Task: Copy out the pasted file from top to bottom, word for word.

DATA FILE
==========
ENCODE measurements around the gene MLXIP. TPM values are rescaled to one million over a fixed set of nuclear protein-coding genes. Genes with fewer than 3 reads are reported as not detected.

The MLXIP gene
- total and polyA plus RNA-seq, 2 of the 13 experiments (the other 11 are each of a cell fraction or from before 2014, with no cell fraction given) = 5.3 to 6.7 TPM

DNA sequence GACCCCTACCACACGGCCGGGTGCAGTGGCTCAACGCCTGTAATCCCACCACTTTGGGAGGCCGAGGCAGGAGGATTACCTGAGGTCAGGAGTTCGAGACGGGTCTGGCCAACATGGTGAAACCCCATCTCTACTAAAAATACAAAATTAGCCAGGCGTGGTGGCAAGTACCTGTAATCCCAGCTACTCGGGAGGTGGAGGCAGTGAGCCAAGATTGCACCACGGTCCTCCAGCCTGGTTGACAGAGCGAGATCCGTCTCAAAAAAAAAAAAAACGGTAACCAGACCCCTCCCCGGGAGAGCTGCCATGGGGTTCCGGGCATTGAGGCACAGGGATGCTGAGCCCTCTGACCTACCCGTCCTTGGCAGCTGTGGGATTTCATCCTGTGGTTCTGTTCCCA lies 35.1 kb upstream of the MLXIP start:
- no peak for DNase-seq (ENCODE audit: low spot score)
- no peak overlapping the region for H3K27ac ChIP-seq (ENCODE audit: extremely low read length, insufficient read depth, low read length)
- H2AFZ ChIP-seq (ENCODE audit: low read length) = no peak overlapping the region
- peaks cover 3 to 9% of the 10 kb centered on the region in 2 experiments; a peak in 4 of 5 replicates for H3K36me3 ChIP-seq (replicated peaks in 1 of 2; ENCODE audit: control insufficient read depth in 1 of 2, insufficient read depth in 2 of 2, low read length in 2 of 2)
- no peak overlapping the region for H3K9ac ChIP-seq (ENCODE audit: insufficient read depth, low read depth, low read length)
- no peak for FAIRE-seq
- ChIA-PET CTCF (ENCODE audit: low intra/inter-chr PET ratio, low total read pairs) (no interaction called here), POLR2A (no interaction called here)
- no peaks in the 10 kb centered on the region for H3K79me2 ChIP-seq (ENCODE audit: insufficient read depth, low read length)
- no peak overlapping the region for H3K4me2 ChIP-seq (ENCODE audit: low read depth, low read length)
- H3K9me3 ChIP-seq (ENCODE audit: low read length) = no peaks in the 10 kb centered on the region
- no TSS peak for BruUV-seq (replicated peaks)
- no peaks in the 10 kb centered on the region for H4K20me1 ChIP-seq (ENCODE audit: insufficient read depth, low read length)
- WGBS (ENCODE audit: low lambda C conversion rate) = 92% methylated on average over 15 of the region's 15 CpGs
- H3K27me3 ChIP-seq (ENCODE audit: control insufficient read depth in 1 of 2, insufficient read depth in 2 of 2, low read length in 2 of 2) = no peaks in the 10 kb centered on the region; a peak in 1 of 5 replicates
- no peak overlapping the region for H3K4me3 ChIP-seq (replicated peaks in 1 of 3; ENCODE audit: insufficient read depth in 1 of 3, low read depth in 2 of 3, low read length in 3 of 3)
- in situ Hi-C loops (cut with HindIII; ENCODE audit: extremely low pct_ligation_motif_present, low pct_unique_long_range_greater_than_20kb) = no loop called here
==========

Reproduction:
ENCODE measurements around the gene MLXIP. TPM values are rescaled to one million over a fixed set of nuclear protein-coding genes. Genes with fewer than 3 reads are reported as not detected.

The MLXIP gene
- total and polyA plus RNA-seq, 2 of the 13 experiments (the other 11 are each of a cell fraction or from before 2014, with no cell fraction given) = 5.3 to 6.7 TPM

DNA sequence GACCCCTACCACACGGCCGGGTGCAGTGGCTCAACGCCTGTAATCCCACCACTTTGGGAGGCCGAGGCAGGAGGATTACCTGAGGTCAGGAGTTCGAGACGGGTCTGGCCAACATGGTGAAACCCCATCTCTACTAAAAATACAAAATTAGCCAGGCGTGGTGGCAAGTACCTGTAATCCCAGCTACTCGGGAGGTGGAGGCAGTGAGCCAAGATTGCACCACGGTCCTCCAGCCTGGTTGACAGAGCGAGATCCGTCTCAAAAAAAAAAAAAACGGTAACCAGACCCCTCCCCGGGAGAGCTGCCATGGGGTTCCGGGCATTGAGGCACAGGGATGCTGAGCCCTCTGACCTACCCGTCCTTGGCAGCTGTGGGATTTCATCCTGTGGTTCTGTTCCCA lies 35.1 kb upstream of the MLXIP start:
- no peak for DNase-seq (ENCODE audit: low spot score)
- no peak overlapping the region for H3K27ac ChIP-seq (ENCODE audit: extremely low read length, insufficient read depth, low read length)
- H2AFZ ChIP-seq (ENCODE audit: low read length) = no peak overlapping the region
- peaks cover 3 to 9% of the 10 kb centered on the region in 2 experiments; a peak in 4 of 5 replicates for H3K36me3 ChIP-seq (replicated peaks in 1 of 2; ENCODE audit: control insufficient read depth in 1 of 2, insufficient read depth in 2 of 2, low read length in 2 of 2)
- no peak overlapping the region for H3K9ac ChIP-seq (ENCODE audit: insufficient read depth, low read depth, low read length)
- no peak for FAIRE-seq
- ChIA-PET CTCF (ENCODE audit: low intra/inter-chr PET ratio, low total read pairs) (no interaction called here), POLR2A (no interaction called here)
- no peaks in the 10 kb centered on the region for H3K79me2 ChIP-seq (ENCODE audit: insufficient read depth, low read length)
- no peak overlapping the region for H3K4me2 ChIP-seq (ENCODE audit: low read depth, low read length)
- H3K9me3 ChIP-seq (ENCODE audit: low read length) = no peaks in the 10 kb centered on the region
- no TSS peak for BruUV-seq (replicated peaks)
- no peaks in the 10 kb centered on the region for H4K20me1 ChIP-seq (ENCODE audit: insufficient read depth, low read length)
- WGBS (ENCODE audit: low lambda C conversion rate) = 92% methylated on average over 15 of the region's 15 CpGs
- H3K27me3 ChIP-seq (ENCODE audit: control insufficient read depth in 1 of 2, insufficient read depth in 2 of 2, low read length in 2 of 2) = no peaks in the 10 kb centered on the region; a peak in 1 of 5 replicates
- no peak overlapping the region for H3K4me3 ChIP-seq (replicated peaks in 1 of 3; ENCODE audit: insufficient read depth in 1 of 3, low read depth in 2 of 3, low read length in 3 of 3)
- in situ Hi-C loops (cut with HindIII; ENCODE audit: extremely low pct_ligation_motif_present, low pct_unique_long_range_greater_than_20kb) = no loop called here